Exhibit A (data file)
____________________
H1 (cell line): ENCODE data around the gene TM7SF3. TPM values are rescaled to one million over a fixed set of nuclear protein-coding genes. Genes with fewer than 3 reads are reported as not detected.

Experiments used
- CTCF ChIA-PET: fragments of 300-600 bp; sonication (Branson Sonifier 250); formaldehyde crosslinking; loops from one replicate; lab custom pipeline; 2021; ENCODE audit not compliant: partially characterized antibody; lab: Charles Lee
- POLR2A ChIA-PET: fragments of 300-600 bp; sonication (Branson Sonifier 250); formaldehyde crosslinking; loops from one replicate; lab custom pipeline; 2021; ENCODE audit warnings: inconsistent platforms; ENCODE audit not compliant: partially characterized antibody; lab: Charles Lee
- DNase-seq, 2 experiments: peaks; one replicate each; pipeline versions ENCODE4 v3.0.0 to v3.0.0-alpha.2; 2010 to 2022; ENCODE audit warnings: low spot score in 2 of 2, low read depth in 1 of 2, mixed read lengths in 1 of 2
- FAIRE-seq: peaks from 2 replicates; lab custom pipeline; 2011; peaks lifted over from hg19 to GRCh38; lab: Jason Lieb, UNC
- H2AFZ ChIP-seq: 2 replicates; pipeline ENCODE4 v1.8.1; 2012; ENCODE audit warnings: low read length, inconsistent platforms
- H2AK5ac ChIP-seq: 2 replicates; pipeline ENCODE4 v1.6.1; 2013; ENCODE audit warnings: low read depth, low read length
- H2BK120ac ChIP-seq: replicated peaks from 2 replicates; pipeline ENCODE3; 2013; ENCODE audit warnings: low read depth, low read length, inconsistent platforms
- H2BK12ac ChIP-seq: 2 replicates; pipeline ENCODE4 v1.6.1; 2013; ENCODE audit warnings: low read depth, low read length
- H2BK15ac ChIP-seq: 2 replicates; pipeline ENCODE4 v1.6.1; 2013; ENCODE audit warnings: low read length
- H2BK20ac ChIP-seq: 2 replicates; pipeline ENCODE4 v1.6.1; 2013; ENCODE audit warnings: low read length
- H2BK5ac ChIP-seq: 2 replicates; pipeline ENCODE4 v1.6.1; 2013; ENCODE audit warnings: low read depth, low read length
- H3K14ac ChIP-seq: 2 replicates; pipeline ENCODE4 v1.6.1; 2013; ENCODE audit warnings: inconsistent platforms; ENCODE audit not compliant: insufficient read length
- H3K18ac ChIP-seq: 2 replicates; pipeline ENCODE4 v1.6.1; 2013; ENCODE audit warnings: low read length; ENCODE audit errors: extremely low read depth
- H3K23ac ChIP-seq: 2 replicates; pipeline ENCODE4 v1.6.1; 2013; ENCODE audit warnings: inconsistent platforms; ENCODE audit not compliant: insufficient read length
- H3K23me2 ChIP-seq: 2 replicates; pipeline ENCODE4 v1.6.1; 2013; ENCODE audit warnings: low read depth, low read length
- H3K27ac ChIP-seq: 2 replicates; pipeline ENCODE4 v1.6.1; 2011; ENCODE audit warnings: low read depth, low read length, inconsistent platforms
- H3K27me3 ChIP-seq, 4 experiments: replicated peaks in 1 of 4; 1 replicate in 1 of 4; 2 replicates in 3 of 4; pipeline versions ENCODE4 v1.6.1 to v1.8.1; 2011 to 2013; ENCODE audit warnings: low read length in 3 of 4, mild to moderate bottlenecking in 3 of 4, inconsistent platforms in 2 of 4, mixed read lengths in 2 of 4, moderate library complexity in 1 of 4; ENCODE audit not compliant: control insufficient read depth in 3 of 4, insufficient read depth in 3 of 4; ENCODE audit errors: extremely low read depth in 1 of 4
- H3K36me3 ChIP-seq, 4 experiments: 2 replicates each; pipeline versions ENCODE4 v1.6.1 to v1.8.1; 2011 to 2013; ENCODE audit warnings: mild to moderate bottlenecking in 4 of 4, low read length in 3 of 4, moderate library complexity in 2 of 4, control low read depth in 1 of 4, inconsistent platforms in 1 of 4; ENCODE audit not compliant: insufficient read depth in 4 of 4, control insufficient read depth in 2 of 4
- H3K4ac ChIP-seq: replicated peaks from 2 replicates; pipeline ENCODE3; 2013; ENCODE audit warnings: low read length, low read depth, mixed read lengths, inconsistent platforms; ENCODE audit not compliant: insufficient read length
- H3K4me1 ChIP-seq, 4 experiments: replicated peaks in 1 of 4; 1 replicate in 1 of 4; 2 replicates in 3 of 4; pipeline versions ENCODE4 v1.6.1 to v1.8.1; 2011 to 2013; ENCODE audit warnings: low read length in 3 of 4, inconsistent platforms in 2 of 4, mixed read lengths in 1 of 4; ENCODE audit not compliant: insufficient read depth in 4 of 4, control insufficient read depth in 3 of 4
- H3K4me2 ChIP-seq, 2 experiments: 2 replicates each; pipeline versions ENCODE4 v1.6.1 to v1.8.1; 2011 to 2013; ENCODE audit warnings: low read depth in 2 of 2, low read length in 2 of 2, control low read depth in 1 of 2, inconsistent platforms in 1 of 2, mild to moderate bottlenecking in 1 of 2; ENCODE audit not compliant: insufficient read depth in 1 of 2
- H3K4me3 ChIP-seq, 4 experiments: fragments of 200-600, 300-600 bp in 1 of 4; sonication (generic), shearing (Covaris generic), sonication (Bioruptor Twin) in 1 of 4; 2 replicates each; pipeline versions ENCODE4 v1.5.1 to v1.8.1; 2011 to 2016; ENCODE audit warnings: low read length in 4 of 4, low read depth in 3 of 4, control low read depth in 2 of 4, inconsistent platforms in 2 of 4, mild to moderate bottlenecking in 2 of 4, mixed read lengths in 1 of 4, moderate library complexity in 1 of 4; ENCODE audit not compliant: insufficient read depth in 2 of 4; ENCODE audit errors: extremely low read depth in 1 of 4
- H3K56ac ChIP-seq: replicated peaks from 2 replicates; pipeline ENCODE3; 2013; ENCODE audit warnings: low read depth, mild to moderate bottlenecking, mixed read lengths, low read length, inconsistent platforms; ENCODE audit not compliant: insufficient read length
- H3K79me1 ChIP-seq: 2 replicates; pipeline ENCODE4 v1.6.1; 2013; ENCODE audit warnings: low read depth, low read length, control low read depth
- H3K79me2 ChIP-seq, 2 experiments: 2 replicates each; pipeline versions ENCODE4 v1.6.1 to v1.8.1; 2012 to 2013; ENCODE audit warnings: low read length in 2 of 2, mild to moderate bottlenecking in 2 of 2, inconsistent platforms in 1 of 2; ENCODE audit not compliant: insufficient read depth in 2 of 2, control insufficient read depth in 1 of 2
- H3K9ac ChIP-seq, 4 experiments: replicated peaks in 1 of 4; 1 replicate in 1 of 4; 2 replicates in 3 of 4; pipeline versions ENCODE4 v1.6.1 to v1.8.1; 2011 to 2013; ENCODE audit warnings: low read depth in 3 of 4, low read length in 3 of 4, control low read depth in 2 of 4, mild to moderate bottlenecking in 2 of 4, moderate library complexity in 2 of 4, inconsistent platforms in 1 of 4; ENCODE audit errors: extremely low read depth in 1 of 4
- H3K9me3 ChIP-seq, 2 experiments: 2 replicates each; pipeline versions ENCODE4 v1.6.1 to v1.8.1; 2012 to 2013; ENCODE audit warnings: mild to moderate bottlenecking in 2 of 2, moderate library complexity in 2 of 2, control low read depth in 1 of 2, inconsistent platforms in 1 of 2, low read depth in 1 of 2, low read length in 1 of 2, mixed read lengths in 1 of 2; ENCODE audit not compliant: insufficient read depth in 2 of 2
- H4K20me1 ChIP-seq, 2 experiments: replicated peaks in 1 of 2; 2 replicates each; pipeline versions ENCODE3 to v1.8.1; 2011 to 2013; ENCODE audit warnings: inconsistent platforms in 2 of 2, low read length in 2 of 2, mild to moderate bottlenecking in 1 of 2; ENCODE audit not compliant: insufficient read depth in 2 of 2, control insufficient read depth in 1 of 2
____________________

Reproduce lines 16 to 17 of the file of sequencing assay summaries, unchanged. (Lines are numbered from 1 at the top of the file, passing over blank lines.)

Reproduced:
- H3K23ac ChIP-seq: 2 replicates; pipeline ENCODE4 v1.6.1; 2013; ENCODE audit warnings: inconsistent platforms; ENCODE audit not compliant: insufficient read length
- H3K23me2 ChIP-seq: 2 replicates; pipeline ENCODE4 v1.6.1; 2013; ENCODE audit warnings: low read depth, low read length